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Committee approves funding for miners' benefits

| Thursday, Oct. 2, 2003

A special health care benefits program covering more than 52,000 retired coal miners and their families will be preserved through 2004 under pending federal legislation that would pump $110 million into the United Mine Workers' Combined Benefits Fund.

The legislation was unanimously approved Wednesday by the bipartisan, 52-member House Resources Committee. The legislation was sponsored by U.S. Rep. Nick Jo Rahall, a West Virginia Democrat, and U.S. Rep. Bob Ney, an Ohio Republican.

The measure, labeled the Coal Accountability and Retired Employee Act for the 21st Century, allows an immediate infusion of $110 million in interest from the federal Abandoned Mine Reclamation Fund into the Benefits Fund, which once again faces a cash shortage. The United Mine Workers union estimates the fund would end the fiscal year on Sept. 30, 2003, with a net deficit of around $40 million.

However, the legislation still needs both House and Senate approval to become law. A House aide said the measure could go to the full House of Representatives sometime next year.

UMW President Cecil E. Roberts on Wednesday said the vote by the House Resources Committee "sets the wheels in motion'' for the legislation to become law, and said the union would lobby both sides of the aisle in hopes of expediting the process.

The Combined Benefits Fund provided benefits to 52,439 beneficiaries nationwide, as of March 1, 2002. The number includes 10,324, or 19.6 percent, in Pennsylvania; 15,652, or 29.8 percent, in West Virginia, and 3,497, or 6.7 percent, in Ohio.

The mineworkers' Combined Benefit Fund is a private employee benefit trust fund that provides health care and death benefits for eligible union coal miners. It was created as a result of the 1992 Coal Industry Retiree Health Benefit Act. Under the Coal Act, certain retired coal miners and eligible family members are assigned to former employers who are then responsible for paying the annual health benefit premiums for beneficiaries.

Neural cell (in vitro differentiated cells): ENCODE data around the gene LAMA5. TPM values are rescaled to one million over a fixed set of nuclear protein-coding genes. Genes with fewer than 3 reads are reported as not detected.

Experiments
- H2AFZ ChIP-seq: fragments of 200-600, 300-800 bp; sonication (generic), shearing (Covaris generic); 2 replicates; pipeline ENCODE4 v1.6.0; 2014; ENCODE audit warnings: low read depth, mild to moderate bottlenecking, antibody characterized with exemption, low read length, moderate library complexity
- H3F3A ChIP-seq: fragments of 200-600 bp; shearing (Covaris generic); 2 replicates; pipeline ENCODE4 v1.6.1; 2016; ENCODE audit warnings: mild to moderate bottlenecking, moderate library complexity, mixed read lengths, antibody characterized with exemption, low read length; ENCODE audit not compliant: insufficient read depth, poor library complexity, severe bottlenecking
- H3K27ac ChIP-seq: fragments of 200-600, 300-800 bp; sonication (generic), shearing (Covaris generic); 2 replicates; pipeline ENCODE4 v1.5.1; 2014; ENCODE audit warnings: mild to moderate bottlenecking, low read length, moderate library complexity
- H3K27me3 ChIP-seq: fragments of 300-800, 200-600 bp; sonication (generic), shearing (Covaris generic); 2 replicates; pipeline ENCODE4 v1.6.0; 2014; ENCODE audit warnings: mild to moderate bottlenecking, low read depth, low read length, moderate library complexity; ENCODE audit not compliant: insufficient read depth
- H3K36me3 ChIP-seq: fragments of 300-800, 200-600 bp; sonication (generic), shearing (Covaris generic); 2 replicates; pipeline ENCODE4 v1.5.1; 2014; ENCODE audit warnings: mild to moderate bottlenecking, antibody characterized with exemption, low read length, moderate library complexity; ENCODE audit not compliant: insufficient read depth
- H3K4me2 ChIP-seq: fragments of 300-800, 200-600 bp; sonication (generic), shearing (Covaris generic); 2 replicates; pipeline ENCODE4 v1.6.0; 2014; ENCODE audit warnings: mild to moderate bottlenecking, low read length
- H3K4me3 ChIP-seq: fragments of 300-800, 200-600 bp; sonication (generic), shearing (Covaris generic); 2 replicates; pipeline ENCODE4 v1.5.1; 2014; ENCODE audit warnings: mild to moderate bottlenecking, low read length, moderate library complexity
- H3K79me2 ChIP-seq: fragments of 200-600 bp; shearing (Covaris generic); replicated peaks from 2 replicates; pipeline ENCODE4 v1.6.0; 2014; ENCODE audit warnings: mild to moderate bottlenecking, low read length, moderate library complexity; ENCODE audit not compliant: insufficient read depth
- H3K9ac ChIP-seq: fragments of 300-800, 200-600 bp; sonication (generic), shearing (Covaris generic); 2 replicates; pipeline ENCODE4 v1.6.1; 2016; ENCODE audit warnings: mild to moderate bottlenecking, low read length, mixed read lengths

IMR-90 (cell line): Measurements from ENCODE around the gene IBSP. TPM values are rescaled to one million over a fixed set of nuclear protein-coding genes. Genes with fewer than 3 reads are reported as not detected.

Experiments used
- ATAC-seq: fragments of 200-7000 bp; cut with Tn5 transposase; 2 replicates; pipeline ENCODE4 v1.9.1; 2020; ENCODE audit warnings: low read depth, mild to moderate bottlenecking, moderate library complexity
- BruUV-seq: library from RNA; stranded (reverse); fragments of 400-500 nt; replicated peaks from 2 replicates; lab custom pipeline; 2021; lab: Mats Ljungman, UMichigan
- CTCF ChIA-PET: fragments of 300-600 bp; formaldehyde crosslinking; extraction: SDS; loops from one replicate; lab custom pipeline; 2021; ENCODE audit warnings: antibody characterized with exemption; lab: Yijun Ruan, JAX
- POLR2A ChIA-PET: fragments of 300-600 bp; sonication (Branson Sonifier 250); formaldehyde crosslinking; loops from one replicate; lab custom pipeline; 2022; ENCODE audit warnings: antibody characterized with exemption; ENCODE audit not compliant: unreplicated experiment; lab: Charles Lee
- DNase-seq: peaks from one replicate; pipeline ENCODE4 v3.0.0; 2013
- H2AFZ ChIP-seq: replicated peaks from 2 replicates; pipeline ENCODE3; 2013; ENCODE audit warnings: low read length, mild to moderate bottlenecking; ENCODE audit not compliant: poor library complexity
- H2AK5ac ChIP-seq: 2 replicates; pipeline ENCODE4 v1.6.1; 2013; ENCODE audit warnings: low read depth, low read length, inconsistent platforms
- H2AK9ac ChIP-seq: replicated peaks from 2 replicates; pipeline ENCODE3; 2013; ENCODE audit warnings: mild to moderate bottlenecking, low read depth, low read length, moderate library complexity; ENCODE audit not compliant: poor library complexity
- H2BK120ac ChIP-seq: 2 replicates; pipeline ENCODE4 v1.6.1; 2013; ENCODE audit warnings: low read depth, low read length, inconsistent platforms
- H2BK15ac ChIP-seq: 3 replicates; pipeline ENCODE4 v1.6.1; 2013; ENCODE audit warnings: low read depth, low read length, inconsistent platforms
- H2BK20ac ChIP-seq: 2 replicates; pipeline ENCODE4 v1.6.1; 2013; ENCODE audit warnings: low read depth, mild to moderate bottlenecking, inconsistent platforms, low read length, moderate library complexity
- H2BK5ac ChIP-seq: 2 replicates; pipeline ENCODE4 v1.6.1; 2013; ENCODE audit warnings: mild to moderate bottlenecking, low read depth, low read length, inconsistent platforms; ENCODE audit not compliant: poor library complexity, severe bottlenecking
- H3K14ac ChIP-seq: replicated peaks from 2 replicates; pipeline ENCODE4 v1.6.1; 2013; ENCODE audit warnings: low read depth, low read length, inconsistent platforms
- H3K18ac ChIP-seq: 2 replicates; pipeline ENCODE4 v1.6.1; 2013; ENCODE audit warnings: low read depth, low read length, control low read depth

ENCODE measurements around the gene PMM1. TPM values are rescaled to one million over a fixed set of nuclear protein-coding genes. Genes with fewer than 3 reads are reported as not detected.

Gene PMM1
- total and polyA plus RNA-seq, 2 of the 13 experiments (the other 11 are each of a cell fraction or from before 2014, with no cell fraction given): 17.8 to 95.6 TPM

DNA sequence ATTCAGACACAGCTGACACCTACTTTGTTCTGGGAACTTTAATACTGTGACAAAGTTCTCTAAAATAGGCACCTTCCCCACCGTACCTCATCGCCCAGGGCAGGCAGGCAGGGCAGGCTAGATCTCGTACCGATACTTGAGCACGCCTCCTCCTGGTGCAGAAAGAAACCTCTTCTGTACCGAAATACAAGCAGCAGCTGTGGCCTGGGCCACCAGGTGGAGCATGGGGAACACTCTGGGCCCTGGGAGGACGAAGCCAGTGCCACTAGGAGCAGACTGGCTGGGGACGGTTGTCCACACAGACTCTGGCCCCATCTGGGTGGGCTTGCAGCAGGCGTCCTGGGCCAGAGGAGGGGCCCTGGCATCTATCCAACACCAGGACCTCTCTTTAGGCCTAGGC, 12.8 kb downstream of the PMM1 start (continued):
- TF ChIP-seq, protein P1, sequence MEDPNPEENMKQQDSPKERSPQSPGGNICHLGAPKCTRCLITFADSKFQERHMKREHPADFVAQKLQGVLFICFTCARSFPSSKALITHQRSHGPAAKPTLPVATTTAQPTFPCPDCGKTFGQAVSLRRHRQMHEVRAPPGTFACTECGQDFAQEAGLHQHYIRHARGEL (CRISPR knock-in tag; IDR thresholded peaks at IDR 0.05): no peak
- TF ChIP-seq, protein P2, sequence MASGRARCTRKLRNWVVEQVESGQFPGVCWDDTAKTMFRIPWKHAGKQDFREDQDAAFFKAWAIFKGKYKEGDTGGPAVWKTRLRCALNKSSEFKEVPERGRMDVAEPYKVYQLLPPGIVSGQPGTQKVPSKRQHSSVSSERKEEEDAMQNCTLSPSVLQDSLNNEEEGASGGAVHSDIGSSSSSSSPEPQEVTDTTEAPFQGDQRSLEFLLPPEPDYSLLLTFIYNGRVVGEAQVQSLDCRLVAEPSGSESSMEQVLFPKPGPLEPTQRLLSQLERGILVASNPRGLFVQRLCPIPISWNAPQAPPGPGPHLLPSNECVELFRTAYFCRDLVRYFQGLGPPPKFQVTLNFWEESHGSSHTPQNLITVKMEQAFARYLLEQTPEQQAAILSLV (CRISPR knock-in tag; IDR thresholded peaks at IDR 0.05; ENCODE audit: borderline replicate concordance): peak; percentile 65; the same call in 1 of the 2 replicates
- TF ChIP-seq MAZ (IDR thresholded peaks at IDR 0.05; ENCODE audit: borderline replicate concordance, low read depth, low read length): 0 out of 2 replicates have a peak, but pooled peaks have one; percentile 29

While the Coal Act also obligates operating coal companies to pay health care premiums for unassigned "orphan" miners, or those retirees whose last employer has gone out of business or can't be traced, it also provides subsidies to boost shortfalls by allowing transfers of up to $70 million from the federal Abandoned Mine Reclamation Fund. That fund is financed by fees assessed operators on each ton of coal mined.

Rahal said the CARE 21 legislation was significant because it eliminates the $70 million cap, and allows interest to be transferred to prevent a net deficit in the Combined Benefit Fund in order to avoid any reduction in health care coverage.

The financial condition of the Combined Benefit Fund has deteriorated since the mid-1990s. The mineworkers' union said the average age of the beneficiary population is nearly 80 years, and their total estimated health cost for the current fiscal year is $362 million. The fund's solvency has been jeopardized by rapidly rising health care costs and a series of adverse court decisions.

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